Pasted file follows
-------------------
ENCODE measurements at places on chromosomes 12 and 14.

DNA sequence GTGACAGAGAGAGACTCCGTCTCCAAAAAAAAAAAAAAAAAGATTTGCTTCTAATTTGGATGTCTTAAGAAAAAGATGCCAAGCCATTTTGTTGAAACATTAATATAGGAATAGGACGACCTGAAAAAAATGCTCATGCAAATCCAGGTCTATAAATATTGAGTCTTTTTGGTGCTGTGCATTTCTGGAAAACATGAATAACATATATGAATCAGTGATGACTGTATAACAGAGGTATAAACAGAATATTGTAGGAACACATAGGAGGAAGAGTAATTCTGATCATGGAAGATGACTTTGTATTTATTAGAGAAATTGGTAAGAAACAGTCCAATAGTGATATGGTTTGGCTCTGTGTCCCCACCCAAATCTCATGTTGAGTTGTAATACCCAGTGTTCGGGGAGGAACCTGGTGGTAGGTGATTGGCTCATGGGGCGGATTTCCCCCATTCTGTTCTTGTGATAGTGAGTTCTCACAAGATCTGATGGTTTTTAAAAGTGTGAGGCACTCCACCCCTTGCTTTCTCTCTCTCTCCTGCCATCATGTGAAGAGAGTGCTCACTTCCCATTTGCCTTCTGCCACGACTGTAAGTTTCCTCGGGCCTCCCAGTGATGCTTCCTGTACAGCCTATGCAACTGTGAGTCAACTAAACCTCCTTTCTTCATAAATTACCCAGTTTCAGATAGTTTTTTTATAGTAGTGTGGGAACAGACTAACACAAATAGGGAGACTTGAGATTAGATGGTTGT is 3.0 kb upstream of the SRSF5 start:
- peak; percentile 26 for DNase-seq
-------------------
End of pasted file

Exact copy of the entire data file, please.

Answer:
ENCODE measurements at places on chromosomes 12 and 14.

DNA sequence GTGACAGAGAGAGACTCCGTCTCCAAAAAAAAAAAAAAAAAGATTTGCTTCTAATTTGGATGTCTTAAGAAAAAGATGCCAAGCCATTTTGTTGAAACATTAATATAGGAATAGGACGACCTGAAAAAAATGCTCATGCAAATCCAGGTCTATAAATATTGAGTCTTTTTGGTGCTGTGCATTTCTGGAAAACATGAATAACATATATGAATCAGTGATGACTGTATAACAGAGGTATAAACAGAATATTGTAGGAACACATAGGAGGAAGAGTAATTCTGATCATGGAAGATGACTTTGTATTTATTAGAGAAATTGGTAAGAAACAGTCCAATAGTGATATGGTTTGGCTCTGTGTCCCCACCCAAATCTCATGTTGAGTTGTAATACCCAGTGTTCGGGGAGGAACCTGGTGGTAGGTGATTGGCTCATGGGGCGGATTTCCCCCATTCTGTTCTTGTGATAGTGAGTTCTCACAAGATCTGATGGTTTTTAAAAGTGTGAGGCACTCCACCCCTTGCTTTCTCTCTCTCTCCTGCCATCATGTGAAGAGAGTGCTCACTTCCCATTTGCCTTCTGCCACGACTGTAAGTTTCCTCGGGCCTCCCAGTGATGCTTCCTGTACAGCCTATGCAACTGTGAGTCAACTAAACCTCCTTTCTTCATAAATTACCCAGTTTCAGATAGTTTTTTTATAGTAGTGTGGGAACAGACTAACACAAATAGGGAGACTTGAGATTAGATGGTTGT is 3.0 kb upstream of the SRSF5 start:
- peak; percentile 26 for DNase-seq